My husband and I spent a week in York UK. My husband went as a chemist (not a pharmacist). I spent the days as a tourist with my camera. This report is tempered by my prejudices. I don't like British cooking, so I ate at Indian, Chinese, Asian, Portuguese and Pizza places. I have a preference for older architecture, so most of my photos are of buildings I found fascinating.
Here is York from my American, academic, and somewhat silly point of view.
York is a city of ghosts, chocolate shops, big public clocks and stores with funny names.
There are three ghost tours. And in October they run every night. I tried to take the one described as “Historically funny” but only 4 people showed up for that one, so the guide dropped us off on a much more gruesome tour on which most of the ghosts were children who died by accident, plague, or cruelty. Compared to Philadelphia, where I live, York doesn't seem to have very many ghosts. They just love them more. One of the bakeries even makes chocolate ghosts.
I toured a haunted house which has been inhabited for over 700 years. The tour is like a radio drama in which you walk from room to room as guided by the radio voice, and learn about the ghosts who feel more and more real as you progress and the house, which is dimly lit, feels gloomier and gloomier.
You'd never find the Haunted House, if you didn't know where to look for it.
This is the fireplace in the haunted house.
In addition to haunted places, some shops choose have ghosts on their signs. A dress shop is called Ghost. And another shop has only a picture of ghosts for it's business sign.
I don't know what kind of business takes place behind this sign.
In addition, several buildings have gargoyles. Some old, some modern.
This building also has one of the many huge clocks of York.
York is also famous for its snickelways. That's the name for passageways that are too narrow for vehicles but are often the only way to get from one place to another inside the city. Some are covered and some are open to the air.
Here are pictures of some more big clocks. Many buildings also have coats of arms. And some manage to look silly because their old architecture houses a modern franchise. And, the access holes to underground sewers are square or rectangular. I did find one round one, but it was not a perfect circle – it had petals like a flower.
Here is a Subway Sandwich shop.
Here's a square access hole cover.
And here's the only round one I found in the whole city:
York is a growing city. The inner area is walled, and during business hours, cars are excluded.
Here's a picture of a stairway up to the wall.
And here's part of the wall.
In addition to ghost tours, you can tour the York Minster, which is a cross-shaped church with a circular room off to one side.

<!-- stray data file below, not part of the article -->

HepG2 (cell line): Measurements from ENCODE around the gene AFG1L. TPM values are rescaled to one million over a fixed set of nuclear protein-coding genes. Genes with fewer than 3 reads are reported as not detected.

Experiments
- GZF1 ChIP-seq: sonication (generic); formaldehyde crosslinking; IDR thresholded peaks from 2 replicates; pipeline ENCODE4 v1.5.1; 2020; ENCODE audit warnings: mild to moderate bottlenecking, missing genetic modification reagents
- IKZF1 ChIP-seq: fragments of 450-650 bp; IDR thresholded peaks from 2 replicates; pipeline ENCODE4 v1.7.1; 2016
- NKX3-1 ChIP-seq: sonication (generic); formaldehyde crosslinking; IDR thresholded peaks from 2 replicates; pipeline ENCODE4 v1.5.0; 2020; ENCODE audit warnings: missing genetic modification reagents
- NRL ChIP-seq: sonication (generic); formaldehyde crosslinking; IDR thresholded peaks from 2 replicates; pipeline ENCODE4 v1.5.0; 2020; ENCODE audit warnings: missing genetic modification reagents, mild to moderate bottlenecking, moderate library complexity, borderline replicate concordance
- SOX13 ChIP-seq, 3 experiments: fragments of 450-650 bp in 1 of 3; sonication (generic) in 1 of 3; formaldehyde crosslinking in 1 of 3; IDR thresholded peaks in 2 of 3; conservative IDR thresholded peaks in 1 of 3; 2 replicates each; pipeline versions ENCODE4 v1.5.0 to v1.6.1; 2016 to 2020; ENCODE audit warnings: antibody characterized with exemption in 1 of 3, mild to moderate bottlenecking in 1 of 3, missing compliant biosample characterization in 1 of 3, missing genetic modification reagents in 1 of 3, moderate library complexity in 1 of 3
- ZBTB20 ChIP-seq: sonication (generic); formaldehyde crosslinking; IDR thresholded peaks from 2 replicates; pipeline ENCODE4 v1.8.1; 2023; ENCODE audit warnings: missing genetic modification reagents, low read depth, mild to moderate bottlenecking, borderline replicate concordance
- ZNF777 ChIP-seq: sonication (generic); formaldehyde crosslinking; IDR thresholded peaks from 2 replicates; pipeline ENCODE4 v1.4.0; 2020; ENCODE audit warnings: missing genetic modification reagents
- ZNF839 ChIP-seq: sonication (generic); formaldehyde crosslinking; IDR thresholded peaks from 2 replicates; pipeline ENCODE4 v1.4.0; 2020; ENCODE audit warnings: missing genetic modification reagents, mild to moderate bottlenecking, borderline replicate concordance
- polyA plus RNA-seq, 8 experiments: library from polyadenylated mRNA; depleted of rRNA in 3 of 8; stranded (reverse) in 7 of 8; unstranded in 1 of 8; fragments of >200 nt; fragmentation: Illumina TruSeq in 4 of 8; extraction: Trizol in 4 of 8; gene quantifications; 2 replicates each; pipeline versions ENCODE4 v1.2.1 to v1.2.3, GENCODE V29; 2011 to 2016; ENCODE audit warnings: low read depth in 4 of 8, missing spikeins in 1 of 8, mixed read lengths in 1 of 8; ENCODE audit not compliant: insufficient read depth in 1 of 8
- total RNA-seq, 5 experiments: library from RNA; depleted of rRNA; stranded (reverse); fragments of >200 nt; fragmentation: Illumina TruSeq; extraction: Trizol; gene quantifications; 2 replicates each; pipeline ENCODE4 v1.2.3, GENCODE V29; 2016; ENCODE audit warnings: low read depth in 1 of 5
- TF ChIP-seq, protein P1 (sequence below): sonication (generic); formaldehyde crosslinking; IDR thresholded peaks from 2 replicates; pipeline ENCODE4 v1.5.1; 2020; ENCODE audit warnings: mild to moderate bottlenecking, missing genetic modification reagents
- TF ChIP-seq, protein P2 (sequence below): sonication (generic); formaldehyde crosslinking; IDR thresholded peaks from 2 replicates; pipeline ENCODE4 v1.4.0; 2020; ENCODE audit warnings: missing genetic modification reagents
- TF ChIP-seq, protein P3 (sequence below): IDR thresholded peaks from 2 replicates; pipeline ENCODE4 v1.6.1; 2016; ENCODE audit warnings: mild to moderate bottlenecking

While I was there, a local man came up to me and started telling me his life story (his version of it.) He was a plumber. He's writing a book called Humanity, that's going to be a best seller. He's getting divorced, but he doesn't know why. He's never told a lie in his life.
I much preferred the 4 and a half-year-old I met at the Jorvik DIG center. She wanted to know if I'm older than 95. I told her that even my mother isn't 95 yet. But we do expect to get that old. Then we started talking about how she's never met anybody 1000 years old. But some of the things we were looking at were that old and older.
Jorvik (pronounced Yorvik) Center is a recreated Viking village. The Jorvik folks have an archeology site and have also created an archeology center where you can have the experience of digging up treasure from 4 different eras, including Roman and Viking, without getting dirty. This center, called DIG, is in an old church. It is usually full of school children until about 3 PM.
And finally the silly shop names. Slug and Lettuce, Anti-Gravity, Give A Dog a Bone, Zikzak, Next, and hundreds of others. But the best is the completely incomprehensible sign on a wall, that reads Whip Ma Whop Ma Gate. Gate means street. According to Wikipedia this is the name of the shortest street in York (35 meters long) and means Neither One thing Nor The Other.
York is an amazingly clean and ecological city. The litter boxes are few and far between but most people use them. The most notable exceptions are the cigarette butts all along the sidewalks and clustered near the litter boxes.
Every shop I bought things in, from the bakery shop to the toy store asked me if I wanted a bag. At one shop, I said yes, and the clerk told me that would cost an extra 20P. I changed my mind. I think the city is going for the Disneyland effect. Cheery, clean and green.